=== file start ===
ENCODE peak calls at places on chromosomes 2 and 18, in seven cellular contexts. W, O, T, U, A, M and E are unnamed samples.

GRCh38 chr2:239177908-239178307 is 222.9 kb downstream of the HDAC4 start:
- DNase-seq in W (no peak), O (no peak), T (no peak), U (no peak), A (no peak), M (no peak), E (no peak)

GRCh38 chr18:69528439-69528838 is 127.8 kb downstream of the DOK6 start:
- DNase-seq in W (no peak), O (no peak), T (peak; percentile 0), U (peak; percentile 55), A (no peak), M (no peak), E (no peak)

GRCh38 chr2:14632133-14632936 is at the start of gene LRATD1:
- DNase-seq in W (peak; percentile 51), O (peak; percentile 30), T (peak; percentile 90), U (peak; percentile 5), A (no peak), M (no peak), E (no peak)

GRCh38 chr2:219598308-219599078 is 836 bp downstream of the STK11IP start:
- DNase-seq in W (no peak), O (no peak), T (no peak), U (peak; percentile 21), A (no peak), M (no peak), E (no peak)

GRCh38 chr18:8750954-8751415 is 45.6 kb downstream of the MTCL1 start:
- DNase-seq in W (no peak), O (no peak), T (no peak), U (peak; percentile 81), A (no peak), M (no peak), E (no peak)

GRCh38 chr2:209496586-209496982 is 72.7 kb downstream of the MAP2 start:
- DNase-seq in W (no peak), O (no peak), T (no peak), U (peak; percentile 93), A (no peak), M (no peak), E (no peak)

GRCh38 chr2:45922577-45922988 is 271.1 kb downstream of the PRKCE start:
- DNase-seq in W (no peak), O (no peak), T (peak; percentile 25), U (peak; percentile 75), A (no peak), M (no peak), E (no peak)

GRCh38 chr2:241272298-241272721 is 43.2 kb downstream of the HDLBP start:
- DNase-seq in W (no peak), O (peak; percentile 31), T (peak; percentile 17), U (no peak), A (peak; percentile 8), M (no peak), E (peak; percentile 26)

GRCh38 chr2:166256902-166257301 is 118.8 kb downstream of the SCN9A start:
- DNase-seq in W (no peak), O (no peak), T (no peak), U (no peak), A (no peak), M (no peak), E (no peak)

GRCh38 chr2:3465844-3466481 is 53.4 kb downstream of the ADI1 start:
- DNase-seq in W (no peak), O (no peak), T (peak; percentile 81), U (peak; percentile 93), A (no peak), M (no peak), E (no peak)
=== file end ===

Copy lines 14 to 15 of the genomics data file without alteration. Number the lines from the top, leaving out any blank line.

GRCh38 chr2:45922577-45922988 is 271.1 kb downstream of the PRKCE start:
- DNase-seq in W (no peak), O (no peak), T (peak; percentile 25), U (peak; percentile 75), A (no peak), M (no peak), E (no peak)